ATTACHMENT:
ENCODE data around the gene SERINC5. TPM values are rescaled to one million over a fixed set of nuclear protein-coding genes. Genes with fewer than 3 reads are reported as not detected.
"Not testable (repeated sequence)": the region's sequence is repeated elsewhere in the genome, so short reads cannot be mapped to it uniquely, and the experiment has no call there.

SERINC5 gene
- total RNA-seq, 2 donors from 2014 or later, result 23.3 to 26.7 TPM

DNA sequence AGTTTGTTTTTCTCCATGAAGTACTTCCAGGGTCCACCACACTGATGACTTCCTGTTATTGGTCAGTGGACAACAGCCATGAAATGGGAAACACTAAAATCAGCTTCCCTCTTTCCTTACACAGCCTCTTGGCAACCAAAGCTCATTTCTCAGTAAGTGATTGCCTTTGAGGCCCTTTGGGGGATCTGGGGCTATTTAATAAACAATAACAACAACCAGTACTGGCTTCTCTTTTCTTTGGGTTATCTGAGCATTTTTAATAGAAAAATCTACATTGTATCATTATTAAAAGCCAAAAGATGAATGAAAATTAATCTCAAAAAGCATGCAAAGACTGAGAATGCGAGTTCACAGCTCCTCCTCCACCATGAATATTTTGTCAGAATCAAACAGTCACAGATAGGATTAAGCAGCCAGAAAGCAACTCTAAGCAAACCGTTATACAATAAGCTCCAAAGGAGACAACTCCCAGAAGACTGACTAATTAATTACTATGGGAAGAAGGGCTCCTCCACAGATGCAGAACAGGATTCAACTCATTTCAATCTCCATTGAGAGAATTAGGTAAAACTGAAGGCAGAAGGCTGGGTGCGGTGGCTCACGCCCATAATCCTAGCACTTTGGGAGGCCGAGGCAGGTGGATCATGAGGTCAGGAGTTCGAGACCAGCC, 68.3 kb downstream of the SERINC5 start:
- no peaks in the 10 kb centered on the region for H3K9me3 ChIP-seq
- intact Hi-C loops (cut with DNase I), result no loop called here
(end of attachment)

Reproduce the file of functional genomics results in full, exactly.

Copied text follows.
ENCODE data around the gene SERINC5. TPM values are rescaled to one million over a fixed set of nuclear protein-coding genes. Genes with fewer than 3 reads are reported as not detected.
"Not testable (repeated sequence)": the region's sequence is repeated elsewhere in the genome, so short reads cannot be mapped to it uniquely, and the experiment has no call there.

SERINC5 gene
- total RNA-seq, 2 donors from 2014 or later, result 23.3 to 26.7 TPM

DNA sequence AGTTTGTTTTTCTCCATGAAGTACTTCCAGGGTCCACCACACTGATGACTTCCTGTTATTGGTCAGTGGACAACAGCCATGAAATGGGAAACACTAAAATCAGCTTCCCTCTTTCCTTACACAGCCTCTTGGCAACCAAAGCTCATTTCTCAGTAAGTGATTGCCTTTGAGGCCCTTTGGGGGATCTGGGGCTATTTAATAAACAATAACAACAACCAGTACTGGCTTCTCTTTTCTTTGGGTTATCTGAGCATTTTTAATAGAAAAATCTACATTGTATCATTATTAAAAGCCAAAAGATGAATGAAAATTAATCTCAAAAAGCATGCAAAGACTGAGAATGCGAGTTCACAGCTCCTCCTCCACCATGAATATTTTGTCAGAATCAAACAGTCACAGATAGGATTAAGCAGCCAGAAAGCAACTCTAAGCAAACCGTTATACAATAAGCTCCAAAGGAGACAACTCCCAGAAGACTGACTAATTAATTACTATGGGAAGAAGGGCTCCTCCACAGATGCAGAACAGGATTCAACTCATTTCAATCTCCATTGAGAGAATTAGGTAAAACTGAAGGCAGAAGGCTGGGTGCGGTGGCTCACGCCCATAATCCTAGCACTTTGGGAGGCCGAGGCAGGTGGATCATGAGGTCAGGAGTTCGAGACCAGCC, 68.3 kb downstream of the SERINC5 start:
- no peaks in the 10 kb centered on the region for H3K9me3 ChIP-seq
- intact Hi-C loops (cut with DNase I), result no loop called here